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Kari Monroe continues equine passion with deep skeletal massage on horses
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Kari Monroe continues equine passion with deep skeletal massage on horses

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Kari Monroe grew up near Harrison surrounded by horses. Her father rode and trained thoroughbreds and she and her brothers were actively involved at an early age.

“We grew up training horses and I’ve always felt that is my love right there —  horses,” she said.

Knowing that she wanted to continue her involvement with horses, Monroe graduated high school and enrolled in a massage course that offered both human and equine certification. At the time, Monroe completed the week long class, the concept of using massage therapy to treat horses was relatively new to western Nebraska. Similar to people, equine massage can relieve sore or tight muscles and help the healing process after an injury.

Life circumstances happened and Monroe realized a break from pursuing equine massage would be the best option for her.

Within the past third years, Monroe has begun the process of reestablishing herself as an equine massage therapist in the Panhandle area. Though she had always practiced the techniques she learned on her own horses, Monroe sought the advice of the replacement instructor for the course she had previously completed.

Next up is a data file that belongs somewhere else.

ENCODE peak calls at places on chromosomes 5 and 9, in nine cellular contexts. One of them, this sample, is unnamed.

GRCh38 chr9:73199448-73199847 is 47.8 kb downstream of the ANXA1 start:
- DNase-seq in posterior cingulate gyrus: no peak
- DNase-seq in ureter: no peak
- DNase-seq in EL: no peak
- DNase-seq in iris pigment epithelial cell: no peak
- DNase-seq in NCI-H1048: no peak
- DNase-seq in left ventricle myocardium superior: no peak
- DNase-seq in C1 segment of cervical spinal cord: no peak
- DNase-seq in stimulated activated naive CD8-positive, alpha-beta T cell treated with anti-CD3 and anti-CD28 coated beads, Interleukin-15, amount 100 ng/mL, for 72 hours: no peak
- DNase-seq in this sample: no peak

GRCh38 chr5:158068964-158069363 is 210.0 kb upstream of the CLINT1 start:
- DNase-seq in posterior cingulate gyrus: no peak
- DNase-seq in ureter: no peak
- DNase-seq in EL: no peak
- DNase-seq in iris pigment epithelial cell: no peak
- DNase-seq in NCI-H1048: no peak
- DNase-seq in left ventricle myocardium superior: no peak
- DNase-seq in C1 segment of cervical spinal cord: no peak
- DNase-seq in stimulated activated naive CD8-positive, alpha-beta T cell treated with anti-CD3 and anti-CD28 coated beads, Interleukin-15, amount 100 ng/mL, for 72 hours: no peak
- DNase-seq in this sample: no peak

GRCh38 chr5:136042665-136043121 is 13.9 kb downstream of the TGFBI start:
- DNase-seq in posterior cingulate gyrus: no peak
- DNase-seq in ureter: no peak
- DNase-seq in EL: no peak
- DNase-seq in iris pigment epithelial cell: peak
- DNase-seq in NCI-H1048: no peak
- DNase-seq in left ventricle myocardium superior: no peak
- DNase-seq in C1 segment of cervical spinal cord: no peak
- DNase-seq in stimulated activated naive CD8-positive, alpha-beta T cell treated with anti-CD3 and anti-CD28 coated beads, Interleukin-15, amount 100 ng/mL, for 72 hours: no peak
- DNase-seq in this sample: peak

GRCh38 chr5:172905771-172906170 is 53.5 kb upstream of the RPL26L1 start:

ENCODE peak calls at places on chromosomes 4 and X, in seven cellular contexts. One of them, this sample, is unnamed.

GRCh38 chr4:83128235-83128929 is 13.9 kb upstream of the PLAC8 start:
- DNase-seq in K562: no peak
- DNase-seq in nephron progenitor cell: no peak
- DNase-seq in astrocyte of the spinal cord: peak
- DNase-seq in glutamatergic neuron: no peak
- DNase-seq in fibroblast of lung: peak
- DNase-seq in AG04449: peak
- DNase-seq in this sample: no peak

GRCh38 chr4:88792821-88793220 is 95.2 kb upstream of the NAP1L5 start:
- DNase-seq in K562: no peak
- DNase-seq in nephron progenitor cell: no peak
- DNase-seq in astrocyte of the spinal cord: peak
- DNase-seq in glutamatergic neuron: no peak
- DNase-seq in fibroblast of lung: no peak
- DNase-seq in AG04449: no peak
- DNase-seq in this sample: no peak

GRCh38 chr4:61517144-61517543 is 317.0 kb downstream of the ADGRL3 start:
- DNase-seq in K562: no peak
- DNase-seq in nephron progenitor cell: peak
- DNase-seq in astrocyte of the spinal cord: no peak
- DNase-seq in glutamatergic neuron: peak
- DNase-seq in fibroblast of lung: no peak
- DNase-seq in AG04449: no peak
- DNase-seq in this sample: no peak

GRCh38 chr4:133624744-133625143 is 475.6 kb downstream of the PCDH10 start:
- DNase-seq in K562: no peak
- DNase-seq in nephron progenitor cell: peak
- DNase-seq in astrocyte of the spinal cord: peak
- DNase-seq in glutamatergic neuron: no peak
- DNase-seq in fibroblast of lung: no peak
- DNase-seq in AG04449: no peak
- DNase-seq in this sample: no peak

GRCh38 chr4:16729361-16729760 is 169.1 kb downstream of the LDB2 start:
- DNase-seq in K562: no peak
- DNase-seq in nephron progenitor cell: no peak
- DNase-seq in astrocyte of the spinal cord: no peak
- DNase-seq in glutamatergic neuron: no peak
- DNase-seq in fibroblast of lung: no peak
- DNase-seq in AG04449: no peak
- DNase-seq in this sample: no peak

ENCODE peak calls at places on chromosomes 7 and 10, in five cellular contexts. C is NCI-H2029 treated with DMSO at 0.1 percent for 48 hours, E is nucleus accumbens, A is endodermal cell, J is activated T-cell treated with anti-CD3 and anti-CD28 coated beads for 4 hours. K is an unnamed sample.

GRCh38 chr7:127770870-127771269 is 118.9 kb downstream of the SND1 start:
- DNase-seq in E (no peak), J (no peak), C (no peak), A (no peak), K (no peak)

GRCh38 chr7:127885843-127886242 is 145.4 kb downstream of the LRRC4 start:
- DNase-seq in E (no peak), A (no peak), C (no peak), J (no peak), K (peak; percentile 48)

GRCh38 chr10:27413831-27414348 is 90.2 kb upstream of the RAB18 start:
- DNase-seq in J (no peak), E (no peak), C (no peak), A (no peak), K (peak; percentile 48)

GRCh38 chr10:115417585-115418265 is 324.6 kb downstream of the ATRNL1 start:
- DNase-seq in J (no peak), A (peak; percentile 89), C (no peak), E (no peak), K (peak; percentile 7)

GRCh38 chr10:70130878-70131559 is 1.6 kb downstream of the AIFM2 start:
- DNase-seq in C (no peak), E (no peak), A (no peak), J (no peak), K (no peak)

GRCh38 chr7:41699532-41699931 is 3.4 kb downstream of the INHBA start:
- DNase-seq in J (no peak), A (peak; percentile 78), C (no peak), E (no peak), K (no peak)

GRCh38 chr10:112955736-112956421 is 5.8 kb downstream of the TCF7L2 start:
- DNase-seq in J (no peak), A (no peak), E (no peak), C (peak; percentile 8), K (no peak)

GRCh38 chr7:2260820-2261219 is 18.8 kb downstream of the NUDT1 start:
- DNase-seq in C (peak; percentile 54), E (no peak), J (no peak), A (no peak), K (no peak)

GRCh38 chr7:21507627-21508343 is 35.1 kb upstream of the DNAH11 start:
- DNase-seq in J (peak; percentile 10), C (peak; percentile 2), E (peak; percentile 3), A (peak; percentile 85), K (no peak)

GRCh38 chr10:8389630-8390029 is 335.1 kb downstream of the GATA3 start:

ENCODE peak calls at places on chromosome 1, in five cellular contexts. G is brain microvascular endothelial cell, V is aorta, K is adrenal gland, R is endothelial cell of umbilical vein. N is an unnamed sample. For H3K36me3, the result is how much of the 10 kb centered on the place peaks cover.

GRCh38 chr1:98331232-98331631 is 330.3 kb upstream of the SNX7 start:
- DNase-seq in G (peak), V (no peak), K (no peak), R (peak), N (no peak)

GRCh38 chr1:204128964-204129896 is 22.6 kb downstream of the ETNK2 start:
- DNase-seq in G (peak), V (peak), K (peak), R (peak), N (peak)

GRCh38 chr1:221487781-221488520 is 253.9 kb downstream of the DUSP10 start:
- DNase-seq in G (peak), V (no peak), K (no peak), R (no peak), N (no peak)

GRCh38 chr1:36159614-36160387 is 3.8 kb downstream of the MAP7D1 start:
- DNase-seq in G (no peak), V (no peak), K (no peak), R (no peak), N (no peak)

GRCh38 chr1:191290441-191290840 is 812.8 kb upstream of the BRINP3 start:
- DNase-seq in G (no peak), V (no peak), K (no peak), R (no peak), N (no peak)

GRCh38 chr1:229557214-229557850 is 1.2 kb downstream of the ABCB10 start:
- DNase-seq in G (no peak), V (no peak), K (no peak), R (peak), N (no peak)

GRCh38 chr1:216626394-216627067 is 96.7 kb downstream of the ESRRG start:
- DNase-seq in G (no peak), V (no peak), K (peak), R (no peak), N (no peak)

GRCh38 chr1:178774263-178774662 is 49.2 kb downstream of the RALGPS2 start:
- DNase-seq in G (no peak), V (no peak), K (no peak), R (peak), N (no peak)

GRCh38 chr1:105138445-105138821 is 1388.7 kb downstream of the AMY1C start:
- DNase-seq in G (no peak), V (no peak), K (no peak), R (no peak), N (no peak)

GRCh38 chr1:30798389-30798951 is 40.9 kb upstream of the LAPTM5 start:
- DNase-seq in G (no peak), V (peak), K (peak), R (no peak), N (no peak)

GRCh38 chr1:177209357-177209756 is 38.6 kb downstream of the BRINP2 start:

“I went and did a demonstration for her so she could see what I did and didn’t remember. We just touched on a few basics that were added after I had taken the class and that was it. I started doing it and realized it is way more accepted now,” Monroe said.

Monroe was able to realize that 25 years had changed many common equine practices. She has since been able to discover a niche in the rodeo community near her home in Harrison that welcomes therapeutic message.

“These rodeo horses are sore and tight,” Monroe said.

Monroe’s massage process begins by approaching the horse from the front, she will wait or rub around their nose, a calming sensor for horses, until the horse slightly leans toward her. This is Monroe’s sign that the horse is OK with her entering into it’s personal space or "bubble." Once she is in the bubble, Monroe doesn’t leave the space, going under the horse’s neck to pass from one side to the other. Passing under the neck is not typically a safe practice when handling a horse.

Monroe prefers the horse owner is holding the horse’s lead rope instead of having the animal tied during the massage. This allows the horse to move and shift it’s body throughout the process and also for her safety while she is working. Some sore horses may act out their pain by kicking or even biting.

Many horse owners will try massage therapy before considering a visit to the veterinarian. If Monroe feels uncomfortable treating an injured horse, she will recommend it is checked by a veterinarian before she continues.

In addition to working at local rodeos, Monroe has a few regular clients but usually horses are brought to her when the need arises.

At this point, if Monroe is unsure where the horse is sore, she will run a test by applying light pressure on pressure points over the body while observing the horse closely for signs of discomfort, usually a flickering of the skin.